The officers are elected for a term of two years at the biennial national convention held in the odd numerical years. OSIA is the largest established representing Americans of Italian heritage, with 500,000 family members and 750 local chapters in 35 states. OSIA, through its two subsidiary entities, the Sons of Italy Foundation, and the Commission for Social Justice, works to preserve and promote the cultural heritage of Americans of Italian decent. The Supreme Lodge is a tax-exempt entity under Section 501(c)(8) of the Internal Revenue Code, a fraternal organization.
The principles of OSIA are:
Liberty: We want freedom of assembly, of speech, of opportunity – and above all economic freedom. We want individual freedom of thought, of conscience, and of religion. Liberty is the most essential and precious prerogative.
Equality: We believe that all people were created equal without distinction as to race, color, creed, caste or class.
Fraternity: We affectionately offer a hand to all and keep alive the traditions of our ancestors.
The emblem of the Order is a Golden Lion in a field of white signifying strength.
The color of the Order is purple.
OSIA is organized within three levels:
The National Lodge sets goals and coordinates activities in 20 state chapters and 750 community based chapters.
The State Lodge informs all lodges of activities and goals of the National and State Lodge. Each state has its own State Lodge. The Local Lodges are based in various communities and carry through the various programs of National and State OSIA.
They work diligently to also support their own communities.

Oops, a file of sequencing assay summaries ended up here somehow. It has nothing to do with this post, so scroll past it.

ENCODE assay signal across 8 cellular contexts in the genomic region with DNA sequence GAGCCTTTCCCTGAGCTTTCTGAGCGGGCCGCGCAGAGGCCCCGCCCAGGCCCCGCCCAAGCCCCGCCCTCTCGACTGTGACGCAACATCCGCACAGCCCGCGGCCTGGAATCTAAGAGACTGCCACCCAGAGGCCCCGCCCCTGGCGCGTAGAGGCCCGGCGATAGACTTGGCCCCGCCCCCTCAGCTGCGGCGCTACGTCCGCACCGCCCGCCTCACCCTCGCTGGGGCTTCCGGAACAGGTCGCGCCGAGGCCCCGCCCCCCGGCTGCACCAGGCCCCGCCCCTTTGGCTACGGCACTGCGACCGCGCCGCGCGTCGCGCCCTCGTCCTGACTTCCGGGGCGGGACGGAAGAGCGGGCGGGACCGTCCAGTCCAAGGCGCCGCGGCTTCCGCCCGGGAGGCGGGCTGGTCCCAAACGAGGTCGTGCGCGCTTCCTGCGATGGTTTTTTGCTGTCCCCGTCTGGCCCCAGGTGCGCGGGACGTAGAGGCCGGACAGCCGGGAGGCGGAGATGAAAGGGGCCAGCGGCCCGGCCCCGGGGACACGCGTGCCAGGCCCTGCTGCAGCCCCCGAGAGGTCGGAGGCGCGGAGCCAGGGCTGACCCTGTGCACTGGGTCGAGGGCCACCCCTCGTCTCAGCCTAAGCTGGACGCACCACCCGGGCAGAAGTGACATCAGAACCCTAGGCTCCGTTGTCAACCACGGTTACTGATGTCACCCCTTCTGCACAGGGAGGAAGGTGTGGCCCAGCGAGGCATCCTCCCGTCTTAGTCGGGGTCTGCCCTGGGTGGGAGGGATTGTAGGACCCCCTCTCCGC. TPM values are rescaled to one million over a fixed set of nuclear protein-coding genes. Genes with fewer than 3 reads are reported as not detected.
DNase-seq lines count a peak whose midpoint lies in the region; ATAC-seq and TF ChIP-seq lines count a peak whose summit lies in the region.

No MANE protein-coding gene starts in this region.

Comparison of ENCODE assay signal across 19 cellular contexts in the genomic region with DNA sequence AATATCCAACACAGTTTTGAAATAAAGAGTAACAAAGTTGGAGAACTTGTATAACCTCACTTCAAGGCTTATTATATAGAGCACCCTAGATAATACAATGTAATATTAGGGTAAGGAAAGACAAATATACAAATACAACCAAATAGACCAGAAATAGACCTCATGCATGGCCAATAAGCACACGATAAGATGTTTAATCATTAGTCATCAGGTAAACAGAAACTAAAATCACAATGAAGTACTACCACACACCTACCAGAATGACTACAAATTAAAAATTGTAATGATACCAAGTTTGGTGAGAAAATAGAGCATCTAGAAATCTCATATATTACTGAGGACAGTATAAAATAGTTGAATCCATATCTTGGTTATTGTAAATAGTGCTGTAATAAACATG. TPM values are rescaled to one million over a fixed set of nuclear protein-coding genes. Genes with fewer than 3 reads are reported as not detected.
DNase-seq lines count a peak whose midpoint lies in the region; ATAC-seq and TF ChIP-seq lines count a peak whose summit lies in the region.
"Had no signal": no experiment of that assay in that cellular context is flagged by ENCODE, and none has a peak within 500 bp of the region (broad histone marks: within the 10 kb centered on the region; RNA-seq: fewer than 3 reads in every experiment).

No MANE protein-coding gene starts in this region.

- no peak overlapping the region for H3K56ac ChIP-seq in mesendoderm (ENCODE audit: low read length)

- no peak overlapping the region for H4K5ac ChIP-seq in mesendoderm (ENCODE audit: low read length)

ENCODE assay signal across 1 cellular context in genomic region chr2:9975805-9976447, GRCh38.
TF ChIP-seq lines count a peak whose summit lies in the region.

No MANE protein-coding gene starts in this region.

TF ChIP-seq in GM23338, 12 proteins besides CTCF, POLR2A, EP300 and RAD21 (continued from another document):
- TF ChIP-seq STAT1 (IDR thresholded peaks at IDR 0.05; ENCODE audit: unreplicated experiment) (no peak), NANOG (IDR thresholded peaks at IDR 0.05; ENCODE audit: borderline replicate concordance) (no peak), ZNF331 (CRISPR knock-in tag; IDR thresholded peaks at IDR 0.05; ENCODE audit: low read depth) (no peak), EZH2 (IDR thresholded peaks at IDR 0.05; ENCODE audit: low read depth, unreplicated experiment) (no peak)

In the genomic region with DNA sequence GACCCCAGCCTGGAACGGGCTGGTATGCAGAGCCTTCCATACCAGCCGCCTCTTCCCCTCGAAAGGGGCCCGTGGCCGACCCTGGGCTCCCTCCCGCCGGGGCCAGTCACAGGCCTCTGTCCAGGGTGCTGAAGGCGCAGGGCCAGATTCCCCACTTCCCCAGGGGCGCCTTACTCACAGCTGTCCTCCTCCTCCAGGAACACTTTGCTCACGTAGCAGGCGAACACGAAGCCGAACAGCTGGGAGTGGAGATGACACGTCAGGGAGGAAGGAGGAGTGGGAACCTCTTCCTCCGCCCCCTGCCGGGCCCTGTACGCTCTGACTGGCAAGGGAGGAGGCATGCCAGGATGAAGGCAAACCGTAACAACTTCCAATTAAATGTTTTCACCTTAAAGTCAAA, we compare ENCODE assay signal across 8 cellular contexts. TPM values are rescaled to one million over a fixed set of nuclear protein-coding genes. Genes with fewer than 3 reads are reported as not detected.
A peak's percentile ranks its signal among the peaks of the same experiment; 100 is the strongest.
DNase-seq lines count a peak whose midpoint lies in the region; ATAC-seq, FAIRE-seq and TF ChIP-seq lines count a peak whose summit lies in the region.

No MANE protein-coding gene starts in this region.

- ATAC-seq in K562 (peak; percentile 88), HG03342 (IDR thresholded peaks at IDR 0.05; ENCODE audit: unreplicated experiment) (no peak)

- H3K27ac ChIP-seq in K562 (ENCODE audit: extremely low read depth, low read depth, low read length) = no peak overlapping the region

The flower of the Order is purple Aster.
The Creed of the Order Sons of Italy in America
We believe in the Government of the United States of America as the Government of the people, by the people, and for the people and promise to obey and uphold its Constitution and Laws.
We believe in Government by orderly process and reject any doctrine that tends to subvert constituted government and authority.
We Believe in filial affection and respect for the Land of our Forefathers whose heritage is our highest contribution to America's progress.
We believe in the brotherhood of man and promise to assist our fellow members, to care for the orphans, to extend our helping hand to the widows and to comfort all those in distress.
We believe in equal rights and duties for all; in equality of opportunity in the enjoyment of the benefits of human association extended to all without discrimination.
We believe in freedom of thought, conscience and education and stand for individual liberty in the performance of duties and in the exercise of rights under the Constitution and laws of our Country and State.
We believe in the future progress and expansion of the Order Sons of Italy in America as the beneficial agent of all Americans of Italian birth or descent for their recognition and welfare, and promise to contribute to the moral, intellectual and material progress of our fellow members, and to support the programs of the Order and all its activities for the welfare of our Country, our Order and the Community in which we live.